Born in 1987 in Leningrad, USSR. Сurrently lives in St. Petersburg. In 2009 graduated the
faculty of mathematics and mechanics of St. Petersburg State University, majored in astronomy.
Between 2009 and 2011 studied at the faculty of photojournalism by J.A.Galperin in
St.Petersburg. In 2011 entered the «Fotodepartament», attended courses by Nadya
Sheremetova and Alina Belishkina. Since 2015 became a participant of the «School for young
artists» program in Pro Arte foundation. Took part in the exhibition «Young russian
photography» (2012, 2013), as well as other group exhibitions in St. Petersburg, Moscow,
Norilsk, Kaliningrad, Syktyvkar, Krasnoyarsk, Minsk, Amsterdam. In 2015 was a participant of
AiR Barents art residency in Norway.
Born in 1990, based in St. Petersburg, Russia. Student of Fotodepartament.Institute since 2014. Took part in group exhibitions: “Common Imaginary”, Fotodepartament Gallery, SaintPetersburg, Russia; “Construction. Photography in search of approach”, international Festival of Photography, Uglich, Russia; “Experiences of Brownian Motion” in Moscow at The Lumiere Brothers Center for Photography, Moscow, Russia. His book “Keep an Eye on what you see” was shortlisted at Unseen Dummy Award 2015 in Amsterdam.
Photos in publication:
(c) Alexander Veryovkin. The Dark Side of the Landscape
(c) Alexander Veryovkin. Intervention
(c) Yury Gudkov. Keep an Eye on What You See
Exhibitions of these two photographers have opened the 2016 exhibition season in FotoDepartament Gallery. They met through their projects in a physical space of the gallery. Nevertheless, the primary intersection zone of their interests is a space of digital photography. Especially for YET Magazine, we have asked the photographers to think about the similarities, common ideas and research that unite their artistic practices.
In my practice I also use photography for an endless documenting of everything that is happening around me. This ritual is not done on any purpose, has neither beginning nor end, however, it is certainly connected to the Lacan’s desire discourse, like any human experience. I seems to be mostly reflected in the project Landmarks: it was interesting for me to track the monotonous daily commuting and draw analogy between an eye as an instrument that structures the world, and contemporary gadgets.
Fixing certain subjects reveals an anxiety that there is something unimaginable and impossibility of the verbal presentation.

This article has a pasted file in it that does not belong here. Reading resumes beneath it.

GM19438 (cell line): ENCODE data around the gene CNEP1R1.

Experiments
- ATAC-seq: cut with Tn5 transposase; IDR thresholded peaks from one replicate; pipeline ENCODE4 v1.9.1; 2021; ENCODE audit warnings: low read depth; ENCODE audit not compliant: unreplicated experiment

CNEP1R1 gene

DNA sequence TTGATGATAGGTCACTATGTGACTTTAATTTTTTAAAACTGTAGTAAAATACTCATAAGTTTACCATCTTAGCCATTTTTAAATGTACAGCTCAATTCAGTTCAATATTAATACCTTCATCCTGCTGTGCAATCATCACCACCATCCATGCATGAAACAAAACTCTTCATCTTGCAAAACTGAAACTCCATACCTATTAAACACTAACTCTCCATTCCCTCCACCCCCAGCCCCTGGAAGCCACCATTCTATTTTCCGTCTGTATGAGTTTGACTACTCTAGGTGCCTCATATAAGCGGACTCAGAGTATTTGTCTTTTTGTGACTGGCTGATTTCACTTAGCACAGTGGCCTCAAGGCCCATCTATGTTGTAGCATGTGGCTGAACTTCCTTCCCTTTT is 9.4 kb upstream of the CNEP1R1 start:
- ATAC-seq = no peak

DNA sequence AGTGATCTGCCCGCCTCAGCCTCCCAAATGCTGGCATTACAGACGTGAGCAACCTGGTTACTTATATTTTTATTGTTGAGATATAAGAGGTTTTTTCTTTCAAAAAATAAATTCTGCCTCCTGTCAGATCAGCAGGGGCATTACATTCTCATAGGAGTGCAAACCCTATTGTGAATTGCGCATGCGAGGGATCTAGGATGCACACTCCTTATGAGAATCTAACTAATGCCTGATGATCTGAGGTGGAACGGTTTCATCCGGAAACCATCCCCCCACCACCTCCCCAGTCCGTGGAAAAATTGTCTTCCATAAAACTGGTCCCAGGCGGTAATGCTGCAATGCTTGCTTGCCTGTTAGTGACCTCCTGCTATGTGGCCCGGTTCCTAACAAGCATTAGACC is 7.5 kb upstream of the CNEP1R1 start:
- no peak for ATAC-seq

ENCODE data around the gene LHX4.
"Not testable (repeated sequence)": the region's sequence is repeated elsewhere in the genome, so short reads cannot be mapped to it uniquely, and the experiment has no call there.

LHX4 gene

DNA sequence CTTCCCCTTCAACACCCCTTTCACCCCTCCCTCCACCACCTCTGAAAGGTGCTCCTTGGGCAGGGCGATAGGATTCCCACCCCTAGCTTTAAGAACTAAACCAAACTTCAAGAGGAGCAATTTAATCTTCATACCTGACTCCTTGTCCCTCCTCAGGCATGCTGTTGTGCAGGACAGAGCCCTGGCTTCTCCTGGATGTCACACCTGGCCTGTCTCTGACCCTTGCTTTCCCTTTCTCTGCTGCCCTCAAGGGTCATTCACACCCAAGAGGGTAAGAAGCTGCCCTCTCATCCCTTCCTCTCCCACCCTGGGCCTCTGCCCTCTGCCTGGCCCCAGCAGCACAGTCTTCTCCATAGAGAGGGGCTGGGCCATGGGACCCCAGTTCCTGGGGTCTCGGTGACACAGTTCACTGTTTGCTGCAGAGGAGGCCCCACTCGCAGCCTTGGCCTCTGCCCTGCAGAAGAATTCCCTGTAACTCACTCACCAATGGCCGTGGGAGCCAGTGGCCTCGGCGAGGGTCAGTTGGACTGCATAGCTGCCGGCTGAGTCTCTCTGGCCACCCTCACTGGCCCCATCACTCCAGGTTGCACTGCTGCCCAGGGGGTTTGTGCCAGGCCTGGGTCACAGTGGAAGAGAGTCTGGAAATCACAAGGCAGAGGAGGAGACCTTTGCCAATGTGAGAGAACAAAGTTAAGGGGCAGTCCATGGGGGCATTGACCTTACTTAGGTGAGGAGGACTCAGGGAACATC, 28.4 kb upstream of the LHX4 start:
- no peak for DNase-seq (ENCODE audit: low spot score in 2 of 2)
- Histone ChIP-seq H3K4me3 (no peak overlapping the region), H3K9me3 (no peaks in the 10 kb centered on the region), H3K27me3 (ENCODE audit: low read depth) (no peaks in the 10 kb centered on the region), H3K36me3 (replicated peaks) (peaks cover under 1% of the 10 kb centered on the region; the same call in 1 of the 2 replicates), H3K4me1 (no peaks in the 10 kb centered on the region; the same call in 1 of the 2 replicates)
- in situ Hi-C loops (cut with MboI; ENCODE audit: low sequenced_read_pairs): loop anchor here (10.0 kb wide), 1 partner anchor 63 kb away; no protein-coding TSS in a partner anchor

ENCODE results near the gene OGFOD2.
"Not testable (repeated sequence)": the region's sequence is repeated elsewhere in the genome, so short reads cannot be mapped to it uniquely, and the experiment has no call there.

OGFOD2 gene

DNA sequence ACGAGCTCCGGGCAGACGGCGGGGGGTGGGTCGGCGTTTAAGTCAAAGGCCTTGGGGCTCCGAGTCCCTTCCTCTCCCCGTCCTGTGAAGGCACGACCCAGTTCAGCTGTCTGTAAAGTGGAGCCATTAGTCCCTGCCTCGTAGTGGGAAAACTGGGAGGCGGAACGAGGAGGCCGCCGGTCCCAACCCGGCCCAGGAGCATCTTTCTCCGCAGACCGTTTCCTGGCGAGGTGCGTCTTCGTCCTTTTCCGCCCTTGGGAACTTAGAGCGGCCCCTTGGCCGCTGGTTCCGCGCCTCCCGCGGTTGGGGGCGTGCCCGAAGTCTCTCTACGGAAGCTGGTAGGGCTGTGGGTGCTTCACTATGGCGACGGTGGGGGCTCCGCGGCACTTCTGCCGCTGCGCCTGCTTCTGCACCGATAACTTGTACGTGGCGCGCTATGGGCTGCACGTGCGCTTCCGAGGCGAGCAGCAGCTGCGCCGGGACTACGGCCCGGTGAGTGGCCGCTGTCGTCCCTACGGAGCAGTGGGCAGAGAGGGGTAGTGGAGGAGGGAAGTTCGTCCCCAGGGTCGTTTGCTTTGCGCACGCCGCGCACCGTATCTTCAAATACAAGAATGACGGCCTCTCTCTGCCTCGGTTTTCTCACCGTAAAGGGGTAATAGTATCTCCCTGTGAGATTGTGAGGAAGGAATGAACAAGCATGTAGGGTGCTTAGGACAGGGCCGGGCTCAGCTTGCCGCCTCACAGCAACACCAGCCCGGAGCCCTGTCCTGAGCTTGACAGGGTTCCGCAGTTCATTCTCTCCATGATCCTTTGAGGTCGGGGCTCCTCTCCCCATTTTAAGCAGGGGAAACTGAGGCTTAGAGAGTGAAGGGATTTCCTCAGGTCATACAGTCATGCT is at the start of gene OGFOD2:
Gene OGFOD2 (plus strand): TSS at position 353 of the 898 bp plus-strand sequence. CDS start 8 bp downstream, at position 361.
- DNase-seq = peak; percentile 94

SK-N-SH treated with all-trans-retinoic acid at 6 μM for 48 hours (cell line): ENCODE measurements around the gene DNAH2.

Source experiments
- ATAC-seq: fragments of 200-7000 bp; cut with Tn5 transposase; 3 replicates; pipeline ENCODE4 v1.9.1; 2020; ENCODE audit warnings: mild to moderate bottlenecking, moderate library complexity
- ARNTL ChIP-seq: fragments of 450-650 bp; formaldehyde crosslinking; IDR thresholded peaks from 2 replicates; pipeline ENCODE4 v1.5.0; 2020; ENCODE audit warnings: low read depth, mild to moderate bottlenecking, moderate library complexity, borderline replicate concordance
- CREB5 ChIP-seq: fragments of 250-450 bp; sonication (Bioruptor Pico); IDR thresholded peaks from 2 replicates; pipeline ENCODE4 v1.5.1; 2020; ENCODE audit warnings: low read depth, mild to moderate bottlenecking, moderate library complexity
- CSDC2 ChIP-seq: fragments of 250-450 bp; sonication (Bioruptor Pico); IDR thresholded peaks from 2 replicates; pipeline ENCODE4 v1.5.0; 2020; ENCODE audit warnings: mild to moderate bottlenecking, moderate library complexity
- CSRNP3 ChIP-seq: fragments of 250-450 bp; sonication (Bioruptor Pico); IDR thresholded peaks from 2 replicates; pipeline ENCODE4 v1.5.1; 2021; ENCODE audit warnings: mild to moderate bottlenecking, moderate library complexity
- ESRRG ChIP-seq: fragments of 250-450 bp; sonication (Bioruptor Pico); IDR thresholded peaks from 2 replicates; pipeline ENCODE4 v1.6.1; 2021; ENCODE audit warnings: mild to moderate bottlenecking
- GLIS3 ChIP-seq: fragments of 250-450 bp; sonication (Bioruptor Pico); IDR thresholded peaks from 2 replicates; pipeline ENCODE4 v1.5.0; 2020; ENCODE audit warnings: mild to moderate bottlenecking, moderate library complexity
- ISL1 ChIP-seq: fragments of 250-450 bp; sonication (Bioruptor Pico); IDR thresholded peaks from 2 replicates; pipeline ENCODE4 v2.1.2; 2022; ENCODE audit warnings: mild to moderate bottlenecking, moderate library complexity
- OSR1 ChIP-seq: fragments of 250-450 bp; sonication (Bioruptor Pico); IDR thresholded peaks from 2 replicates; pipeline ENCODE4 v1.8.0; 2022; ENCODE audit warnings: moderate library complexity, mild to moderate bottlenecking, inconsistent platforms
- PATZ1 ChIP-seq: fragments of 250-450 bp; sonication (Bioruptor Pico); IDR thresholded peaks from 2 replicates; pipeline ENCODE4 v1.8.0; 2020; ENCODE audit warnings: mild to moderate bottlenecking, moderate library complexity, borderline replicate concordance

Alexander’s method seems to consist in a slight transformation of the objects and phenomena that he works with.
He fits into the selected scheme without influencing its action, but in the end we get a useful signal with an inevitable noise that hardly exceeds the limits but is able to change the whole picture. A noise that is scarcely decodable is of much more interest than the main signal.
In the top of this picture there is an ideal digital signal (rectangular stairs). Below there is a real signal, as an ideally direct signals hardly exist. The real signal contains a so called “rattle”, small noises that exist within the limits of permissible means.
Alexander acts according to the similar principle: he locates himself in the situation where it seemed to be no space to step off the track, whenever he rides a bicycle, trying to follow previous trajectory, looks through his “commuting” archives, observes the life of birds and people, examines a landscape. Veryovkin documents his actions in simple, unpretentious and somehow ironic photos and videos simulating an amateur shooting. However, an appearing simplicity of the content allows the noise to show up. The noise that at first glance seemed to be insignificant, now covers the gap between the displayed, actual and perceived (Cluster E); between the landscape and its representation as a part of a digital model of the world (The Dark Side of the Landscape); automatism of the surveillance system and its self-destruction due to simple cataloguing (Landmarks); between the combination and intervention (Intervention).
Alexander Veryovkin artistic practice is an emergence of the New according to Kierkegaard: it is different because it lacks difference.